This is a story from India. A story about beating the odds, and about the massive changes that are convulsing Indian society.
Ten years ago Al Jazeera was granted exclusive access to the Ramanujan School of Mathematics in Patna, capital of Bihar, India’s poorest state.
Fewer than half the 90 million inhabitants of Bihar can sign their own name, and only one in ten lives in a house with electricity.
Yet each year, a small number of impoverished Bihari children gained entry to a highly intensive tutoring programme preparing them to seek admission to some of the toughest universities in the world, the elite Indian Institutes of Technology (IIT) where 60 hopefuls apply for each place.
This series is about the vision of Anand Kumar, a brilliant mathematician, and Abhayanand, a senior police officer. These unlikely visionaries share the belief that poverty, caste and religion should be no barrier to opportunity.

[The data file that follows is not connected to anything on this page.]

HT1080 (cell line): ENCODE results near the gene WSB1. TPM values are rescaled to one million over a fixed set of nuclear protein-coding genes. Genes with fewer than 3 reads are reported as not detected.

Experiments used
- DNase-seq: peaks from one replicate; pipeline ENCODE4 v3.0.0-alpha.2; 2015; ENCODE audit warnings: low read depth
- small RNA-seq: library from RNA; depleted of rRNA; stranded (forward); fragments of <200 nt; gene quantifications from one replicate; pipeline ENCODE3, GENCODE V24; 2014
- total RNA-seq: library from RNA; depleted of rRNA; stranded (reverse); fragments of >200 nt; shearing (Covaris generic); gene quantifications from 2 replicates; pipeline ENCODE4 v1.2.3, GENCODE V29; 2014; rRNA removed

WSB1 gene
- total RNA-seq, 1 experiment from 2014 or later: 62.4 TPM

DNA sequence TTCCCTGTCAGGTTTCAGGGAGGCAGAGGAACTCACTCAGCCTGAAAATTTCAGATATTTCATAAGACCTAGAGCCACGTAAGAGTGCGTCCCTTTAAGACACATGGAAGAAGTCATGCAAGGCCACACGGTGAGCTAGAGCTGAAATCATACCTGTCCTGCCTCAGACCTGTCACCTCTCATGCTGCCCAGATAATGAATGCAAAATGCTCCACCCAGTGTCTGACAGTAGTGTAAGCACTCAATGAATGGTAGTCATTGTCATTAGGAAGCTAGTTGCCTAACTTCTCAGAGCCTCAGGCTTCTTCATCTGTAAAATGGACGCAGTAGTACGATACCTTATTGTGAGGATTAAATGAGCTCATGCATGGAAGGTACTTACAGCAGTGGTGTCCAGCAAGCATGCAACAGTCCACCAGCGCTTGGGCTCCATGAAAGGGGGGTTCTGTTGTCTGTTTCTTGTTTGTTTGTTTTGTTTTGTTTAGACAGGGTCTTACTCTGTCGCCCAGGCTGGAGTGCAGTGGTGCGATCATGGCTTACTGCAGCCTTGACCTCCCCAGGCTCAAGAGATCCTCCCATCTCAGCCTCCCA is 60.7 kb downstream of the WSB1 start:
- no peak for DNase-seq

Their pupils are the teenage sons (and occasionally daughters) of rural labourers, rickshaw drivers and brick-kiln workers, selected, not just for their outstanding abilities in mathematics, physics and chemistry, but because they have the vision and self-belief to sustain them through seven months of intensive coaching that culminate in uniquely difficult exams. These young people, the Super 30 – selected annually from more than 4,000 applicants – were at the beginning of a journey away from the grinding poverty of Indian village life to the cutting edge of global science, technology and business.
Now, ten years on, Al Jazeera has returned to Patna to find out what has become of this innovative scheme and the bright young people it helped get started on the path to success.
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